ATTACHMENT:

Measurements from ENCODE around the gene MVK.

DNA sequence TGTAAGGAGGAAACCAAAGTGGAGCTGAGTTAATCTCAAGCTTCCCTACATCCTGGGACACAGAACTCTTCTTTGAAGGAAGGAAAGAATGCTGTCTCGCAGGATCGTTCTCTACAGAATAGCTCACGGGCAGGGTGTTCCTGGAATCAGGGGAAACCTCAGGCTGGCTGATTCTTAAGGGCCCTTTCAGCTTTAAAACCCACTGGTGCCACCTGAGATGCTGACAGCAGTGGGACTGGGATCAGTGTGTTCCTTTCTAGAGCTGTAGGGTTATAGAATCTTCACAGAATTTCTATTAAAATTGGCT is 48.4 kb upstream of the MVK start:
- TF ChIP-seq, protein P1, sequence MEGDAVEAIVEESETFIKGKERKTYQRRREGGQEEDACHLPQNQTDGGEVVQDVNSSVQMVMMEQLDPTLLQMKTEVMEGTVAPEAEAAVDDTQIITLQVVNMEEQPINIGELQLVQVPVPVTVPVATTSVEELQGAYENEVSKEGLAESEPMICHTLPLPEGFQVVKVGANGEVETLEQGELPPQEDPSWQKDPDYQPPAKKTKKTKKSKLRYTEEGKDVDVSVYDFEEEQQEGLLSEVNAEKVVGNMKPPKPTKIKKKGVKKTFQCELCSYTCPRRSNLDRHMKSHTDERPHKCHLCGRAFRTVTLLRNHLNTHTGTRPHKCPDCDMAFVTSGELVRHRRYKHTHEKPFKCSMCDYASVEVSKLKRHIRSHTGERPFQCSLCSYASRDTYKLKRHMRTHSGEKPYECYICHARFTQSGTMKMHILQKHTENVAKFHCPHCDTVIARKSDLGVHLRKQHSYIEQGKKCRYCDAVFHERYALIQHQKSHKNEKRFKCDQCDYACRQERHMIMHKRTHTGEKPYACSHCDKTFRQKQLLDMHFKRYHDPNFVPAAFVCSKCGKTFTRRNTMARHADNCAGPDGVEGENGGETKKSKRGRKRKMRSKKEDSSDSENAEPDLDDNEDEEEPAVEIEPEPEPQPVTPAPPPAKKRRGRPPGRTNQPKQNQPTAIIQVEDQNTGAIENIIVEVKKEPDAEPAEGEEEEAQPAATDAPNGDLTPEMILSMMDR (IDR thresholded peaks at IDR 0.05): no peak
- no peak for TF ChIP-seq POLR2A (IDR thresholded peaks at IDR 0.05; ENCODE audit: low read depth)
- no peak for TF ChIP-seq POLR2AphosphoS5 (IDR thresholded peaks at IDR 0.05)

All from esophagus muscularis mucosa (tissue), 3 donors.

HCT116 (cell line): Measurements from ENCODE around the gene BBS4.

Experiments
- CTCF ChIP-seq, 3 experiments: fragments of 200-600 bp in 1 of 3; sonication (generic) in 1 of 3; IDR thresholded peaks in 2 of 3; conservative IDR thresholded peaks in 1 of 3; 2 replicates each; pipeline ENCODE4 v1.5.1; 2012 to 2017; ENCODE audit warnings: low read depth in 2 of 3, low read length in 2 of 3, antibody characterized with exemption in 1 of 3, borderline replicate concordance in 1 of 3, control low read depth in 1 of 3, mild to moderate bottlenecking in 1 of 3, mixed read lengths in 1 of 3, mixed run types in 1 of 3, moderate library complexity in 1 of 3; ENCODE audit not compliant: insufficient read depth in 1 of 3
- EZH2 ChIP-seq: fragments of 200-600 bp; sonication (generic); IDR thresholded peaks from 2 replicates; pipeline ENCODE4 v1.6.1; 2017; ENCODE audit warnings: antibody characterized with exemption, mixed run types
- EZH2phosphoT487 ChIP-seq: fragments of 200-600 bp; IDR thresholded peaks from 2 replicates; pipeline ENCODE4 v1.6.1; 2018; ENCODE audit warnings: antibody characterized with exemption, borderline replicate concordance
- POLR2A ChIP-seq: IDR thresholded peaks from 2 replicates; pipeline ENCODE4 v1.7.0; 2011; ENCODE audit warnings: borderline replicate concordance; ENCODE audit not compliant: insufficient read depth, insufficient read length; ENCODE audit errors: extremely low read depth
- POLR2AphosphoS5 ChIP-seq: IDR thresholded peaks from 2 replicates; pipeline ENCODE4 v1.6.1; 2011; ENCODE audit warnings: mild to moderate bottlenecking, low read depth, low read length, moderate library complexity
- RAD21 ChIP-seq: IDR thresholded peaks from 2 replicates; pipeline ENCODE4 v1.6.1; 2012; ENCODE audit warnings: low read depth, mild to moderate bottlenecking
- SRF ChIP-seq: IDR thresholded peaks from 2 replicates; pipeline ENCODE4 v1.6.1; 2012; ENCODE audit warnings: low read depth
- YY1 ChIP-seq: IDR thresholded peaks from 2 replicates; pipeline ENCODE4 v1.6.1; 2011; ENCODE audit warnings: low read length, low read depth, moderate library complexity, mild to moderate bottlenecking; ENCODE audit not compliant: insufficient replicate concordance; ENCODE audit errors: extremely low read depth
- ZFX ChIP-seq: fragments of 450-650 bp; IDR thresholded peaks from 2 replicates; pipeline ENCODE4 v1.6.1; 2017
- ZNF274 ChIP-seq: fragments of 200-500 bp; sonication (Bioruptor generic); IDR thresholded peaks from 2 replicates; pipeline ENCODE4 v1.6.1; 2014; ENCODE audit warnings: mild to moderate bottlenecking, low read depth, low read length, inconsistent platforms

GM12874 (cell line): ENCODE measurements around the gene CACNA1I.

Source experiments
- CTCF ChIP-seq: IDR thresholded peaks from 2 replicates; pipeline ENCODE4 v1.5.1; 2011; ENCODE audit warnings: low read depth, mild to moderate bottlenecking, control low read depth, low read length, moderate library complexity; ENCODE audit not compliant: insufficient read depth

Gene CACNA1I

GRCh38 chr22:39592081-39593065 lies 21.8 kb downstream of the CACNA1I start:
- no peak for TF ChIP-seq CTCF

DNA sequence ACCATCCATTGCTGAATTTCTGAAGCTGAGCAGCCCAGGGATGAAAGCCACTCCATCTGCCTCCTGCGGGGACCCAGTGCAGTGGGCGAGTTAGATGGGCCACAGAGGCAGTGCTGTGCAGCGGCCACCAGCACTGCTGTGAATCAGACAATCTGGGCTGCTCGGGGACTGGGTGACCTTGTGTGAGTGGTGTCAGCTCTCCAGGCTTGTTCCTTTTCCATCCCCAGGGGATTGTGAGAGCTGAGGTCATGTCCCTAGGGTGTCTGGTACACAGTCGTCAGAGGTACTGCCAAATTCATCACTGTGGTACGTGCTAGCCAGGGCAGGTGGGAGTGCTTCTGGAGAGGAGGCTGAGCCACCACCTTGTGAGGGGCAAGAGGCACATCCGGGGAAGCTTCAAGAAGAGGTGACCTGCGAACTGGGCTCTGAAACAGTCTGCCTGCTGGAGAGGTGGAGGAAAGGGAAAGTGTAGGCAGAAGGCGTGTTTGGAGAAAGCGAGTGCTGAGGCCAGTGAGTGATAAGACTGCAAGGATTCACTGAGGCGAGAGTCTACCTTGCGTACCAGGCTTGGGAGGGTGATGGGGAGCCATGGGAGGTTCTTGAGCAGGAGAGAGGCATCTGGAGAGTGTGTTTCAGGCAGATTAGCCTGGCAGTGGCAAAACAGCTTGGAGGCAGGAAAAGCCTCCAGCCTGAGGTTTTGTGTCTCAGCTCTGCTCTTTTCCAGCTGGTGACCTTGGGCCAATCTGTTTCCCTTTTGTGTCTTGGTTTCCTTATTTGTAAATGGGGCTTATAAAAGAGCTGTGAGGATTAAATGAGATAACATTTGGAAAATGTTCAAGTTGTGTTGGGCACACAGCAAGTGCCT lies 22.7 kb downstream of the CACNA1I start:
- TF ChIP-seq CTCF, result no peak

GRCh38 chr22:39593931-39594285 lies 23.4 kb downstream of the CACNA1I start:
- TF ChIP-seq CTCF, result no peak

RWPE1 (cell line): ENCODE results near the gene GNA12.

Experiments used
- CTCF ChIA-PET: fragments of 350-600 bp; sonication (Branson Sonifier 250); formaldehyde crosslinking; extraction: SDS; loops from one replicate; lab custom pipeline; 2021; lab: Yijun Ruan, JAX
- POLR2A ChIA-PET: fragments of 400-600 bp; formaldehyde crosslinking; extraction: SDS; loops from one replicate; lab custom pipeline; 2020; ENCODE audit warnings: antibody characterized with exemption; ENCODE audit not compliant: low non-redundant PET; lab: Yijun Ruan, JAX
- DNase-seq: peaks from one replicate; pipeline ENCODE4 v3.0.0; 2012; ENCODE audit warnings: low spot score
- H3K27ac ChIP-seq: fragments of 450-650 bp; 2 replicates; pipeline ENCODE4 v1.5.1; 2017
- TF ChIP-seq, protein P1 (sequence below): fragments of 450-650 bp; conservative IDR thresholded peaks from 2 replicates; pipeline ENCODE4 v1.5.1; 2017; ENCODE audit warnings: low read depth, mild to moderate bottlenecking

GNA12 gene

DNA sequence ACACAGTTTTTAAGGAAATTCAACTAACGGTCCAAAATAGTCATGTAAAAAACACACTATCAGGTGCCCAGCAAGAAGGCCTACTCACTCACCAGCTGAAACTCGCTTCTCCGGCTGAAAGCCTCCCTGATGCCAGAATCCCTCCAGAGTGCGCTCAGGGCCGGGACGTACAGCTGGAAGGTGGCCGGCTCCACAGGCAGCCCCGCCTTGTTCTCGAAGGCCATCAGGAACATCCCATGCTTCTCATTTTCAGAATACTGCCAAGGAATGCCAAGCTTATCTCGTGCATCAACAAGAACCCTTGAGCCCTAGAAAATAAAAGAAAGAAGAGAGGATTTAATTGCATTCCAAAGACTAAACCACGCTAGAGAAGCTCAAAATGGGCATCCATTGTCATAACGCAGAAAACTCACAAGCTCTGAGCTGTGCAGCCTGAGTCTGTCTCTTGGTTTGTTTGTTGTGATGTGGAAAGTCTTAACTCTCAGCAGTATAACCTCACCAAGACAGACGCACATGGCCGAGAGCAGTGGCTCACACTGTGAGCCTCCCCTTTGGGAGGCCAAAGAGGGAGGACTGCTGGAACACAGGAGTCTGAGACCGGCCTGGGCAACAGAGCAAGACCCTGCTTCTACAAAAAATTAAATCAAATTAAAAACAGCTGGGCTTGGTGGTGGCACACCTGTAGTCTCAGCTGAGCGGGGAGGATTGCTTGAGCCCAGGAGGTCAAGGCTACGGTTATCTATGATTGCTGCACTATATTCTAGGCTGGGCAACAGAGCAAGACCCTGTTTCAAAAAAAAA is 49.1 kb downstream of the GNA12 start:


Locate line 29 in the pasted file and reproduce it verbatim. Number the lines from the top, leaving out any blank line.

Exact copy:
RWPE1 (cell line): ENCODE results near the gene GNA12.